Arizona survey reports improved consumer confidence - East Valley Tribune: Business

Arizona survey reports improved consumer confidence

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Posted: Thursday, October 14, 2010 3:45 pm | Updated: 7:51 pm, Fri Oct 15, 2010.

It's been a long time coming.

But Arizonans are starting to feel better about the economy, according to the latest state consumer confidence index.

The uptick in the numbers, the first all year, is more than just an abstract set of statistics. It also reflects that an increasing number of Arizonans say they're definitely or likely to make a major purchase in the next six months.

And if that holds, the index becomes a self-fulfilling prophecy: The more people buy, the more people that retailers and manufacturers hire. And the more people hired - and spending money - further improves the economy.

The only question that remains is whether this is just a bubble or a real sign.

Pollster Earl de Berge noted that consumer confidence was up in September 2009 before sinking back again.

But this time, he thinks it's different. And that, de Berge said, is based on the fact that indicators across the board all are up, not just a few.

More of the 800 Arizona heads of household questioned for the survey think their current situation is better now than they did earlier this year.

And the number who believe things will be better for them six months from now is up sharply. That includes the fact that more people believe there will be more jobs available by next April than those who think the unemployment situation will get worse.

Dennis Hoffman of the W.P. Carey School of Business at Arizona State University, agreed that the latest numbers show things are going to get better. And he said the apparent optimism of Arizona consumers is going to lead the way.

"People aren't hiring now because they can't see orders coming in, they can't see people walking in their doors," Hoffman said. "I think it's very much psychological and very much confidence driven."

Hoffman figures there is "abundant cash and liquidity, at least for those gainfully employed," to spend. In fact, he estimated there is close to $10 billion of spending per year that could be taking place right now, based upon current employment and income.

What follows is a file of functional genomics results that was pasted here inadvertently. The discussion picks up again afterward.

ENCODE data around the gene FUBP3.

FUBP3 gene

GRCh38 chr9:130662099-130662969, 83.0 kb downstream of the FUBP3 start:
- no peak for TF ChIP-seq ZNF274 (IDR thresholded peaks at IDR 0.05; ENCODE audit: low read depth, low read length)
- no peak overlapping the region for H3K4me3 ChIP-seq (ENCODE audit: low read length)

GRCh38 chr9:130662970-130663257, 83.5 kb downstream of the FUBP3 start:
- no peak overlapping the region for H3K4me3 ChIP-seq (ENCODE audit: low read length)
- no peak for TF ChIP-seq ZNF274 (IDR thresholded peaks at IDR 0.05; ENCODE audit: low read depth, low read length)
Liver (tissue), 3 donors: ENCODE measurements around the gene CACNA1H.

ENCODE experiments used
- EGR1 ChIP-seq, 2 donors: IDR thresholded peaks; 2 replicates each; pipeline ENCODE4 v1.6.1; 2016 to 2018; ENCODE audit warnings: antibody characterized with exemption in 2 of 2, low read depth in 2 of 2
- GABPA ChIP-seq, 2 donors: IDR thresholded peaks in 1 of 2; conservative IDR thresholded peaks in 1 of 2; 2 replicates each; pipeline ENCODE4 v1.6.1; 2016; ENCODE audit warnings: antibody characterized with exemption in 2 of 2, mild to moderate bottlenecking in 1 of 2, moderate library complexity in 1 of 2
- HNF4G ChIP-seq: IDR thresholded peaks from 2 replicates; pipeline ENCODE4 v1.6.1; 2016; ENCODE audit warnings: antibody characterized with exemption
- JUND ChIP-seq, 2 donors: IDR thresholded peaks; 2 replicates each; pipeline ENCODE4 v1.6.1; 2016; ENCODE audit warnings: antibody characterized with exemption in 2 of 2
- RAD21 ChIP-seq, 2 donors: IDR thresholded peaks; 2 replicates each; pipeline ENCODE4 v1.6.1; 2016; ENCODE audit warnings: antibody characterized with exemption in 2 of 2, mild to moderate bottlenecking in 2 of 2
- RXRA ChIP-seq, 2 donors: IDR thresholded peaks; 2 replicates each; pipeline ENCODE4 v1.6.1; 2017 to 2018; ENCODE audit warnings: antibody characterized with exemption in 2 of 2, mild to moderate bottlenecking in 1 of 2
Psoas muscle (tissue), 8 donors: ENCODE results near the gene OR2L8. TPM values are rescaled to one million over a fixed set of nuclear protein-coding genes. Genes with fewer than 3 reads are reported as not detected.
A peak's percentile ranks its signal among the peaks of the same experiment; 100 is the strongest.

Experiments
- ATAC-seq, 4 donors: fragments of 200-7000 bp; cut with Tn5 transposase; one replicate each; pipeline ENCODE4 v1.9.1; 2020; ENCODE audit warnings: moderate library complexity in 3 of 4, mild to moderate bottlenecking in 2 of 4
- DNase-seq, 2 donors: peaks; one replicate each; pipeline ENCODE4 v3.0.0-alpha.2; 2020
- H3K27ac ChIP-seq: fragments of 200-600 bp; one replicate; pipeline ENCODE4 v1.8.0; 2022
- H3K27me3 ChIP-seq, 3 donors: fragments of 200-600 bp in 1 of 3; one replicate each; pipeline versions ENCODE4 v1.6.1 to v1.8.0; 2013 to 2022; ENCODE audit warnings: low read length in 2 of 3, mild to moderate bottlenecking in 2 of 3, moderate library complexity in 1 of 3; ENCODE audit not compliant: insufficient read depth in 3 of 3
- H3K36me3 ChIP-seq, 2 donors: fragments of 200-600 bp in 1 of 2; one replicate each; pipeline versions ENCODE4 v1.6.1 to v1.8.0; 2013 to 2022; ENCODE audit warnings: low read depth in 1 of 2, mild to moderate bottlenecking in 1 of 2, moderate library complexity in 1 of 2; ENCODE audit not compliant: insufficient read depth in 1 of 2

"It's simply not taking place," he said.

He said people are hanging on to their money out of fear, whether of losing their jobs or the fact that their retirement accounts have taken a hit in the stock market.

Any improvement in confidence, he said, is key to recovery.

"I'm not saying we're going to go straight to the moon or anything like that," Hoffman said. "What we need is just a few months of positive news. And then it will begin to feed on itself a little bit."

One good sign in the latest survey, de Berge said, comes from a question he asked only those working in the private sector about what they hear or know about the plans of their own employer.

He said 36 percent said their companies appear to be growing strongly, with another 26 percent saying their firms are growing somewhat. Only 34 percent put their employers in the position of being either stagnant or struggling.

But de Berge said there's another side to that: Older Arizonans - those who are retired and not in personal touch with what is happening in the employment marketplace - are less confident about the future than the population in general. He said these retirees are "more dependent on what they hear in the media, which has been decidedly negative about the economy for quite some time."

That filtering of economic news, de Berge said, creates a disconnect.

"We've always felt that consumers were a better judge of what's happening in their own pocketbooks than economists or business editors," he said.

The survey of 800 adult heads of households, conducted earlier this month, has a 3.5 percentage point margin of error.

Consumer confidence index:

(1985 base = 100)

         
         
Date Statewide Maricopa Pima Rural
Jan-00 116.1 118.1 108.5 NA
Apr-00 116.3 117.5 111.2 NA
Jul-00 110.4 110.5 109.2 NA
Oct-00 114.5 115 112.7 NA
         
1-Jan 107.6 109.5 99.5 NA
1-Apr 101.4 101.5 100.9 NA
1-Jul 106.8 110.3 93.6 NA
1-Oct 95.1 96 91.2 NA
         
2-Jan 96.2 97.4 91.5 NA
2-Apr 100.4 102.3 93.8 NA
2-Jul 96.1 96.6 92.7 NA
2-Oct 82.3 85.5 76.2 NA
         
3-Jan 83.3 84.6 82.3 NA
1-Apr 86.5 86.6 83.1 NA
3-Jul 84.1 87.9 72 NA
3-Oct 91.8 93.9 88.5 NA
         
4-Jan 92.2 94.3 84.5 NA
4-Apr 90.1 89.3 91.7 NA
4-Jul 101.3 102.5 96.4 NA
4-Oct 96.5 103.2 93.5 79.7
         
5-Jan 100.6 107.9 91 89.4
5-Apr 93.1 99.9 87.8 80.8
5-Jul 100.3 106.5 88.1 94.1
5-Oct 98.1 101.5 94.2 91.3
         
6-Jan 110.4 117.8 102.5 94.8
6-May 102.4 108 92 94.1
6-Jul 102.7 109.3 101 86.5
6-Sep 105.3 109.2 104 96.4
         
7-Jan 106.3 111.5 102.7 91.5
7-Jul 101.9 106.6 96.2 91.2
         
8-Jan 79.8 88.7 65 68.8
8-May 73.4 82.6 61.1 58.2
         
9-Jan 44.2 44.1 48.7 39.9
9-Sep 60.2 58 66.9 60.7
         
10-Jan 50.2 52.2 48.6 46.7
10-Apr 49.6 56 42.6 38.3
10-Jul 49.1 52.8 41.6 43.5
10-Oct 56.3 55.7 54.1 59.1
         
         
         
         

Source: Behavior Research Center

People definitely or planning a purchase in next six months:

 
         
Type of item 10-Oct 10-Jul 10-Apr 10-Jan
         
New electronic entertainment or computer equipment over $500 19.40% 16.50% 15.20% 22.30%
         
Major home remodel/repair 17.30% 14.20% 15.00% 17.30%
         
New household furniture 16.90% 13.90% 13.80% 18.10%
         
Major kitchen appliance 14.20% 7.30% 8.50% 16.10%
         
New car or truck 11.80% 10.70% 10.20% 13.80%
         
         
         

Source: Behavior Research Center

Survey based on interviews with 800 adult head of households statewide between Oct. 1 and 10, in both English and Spanish. Margin of error 3.5 percent.

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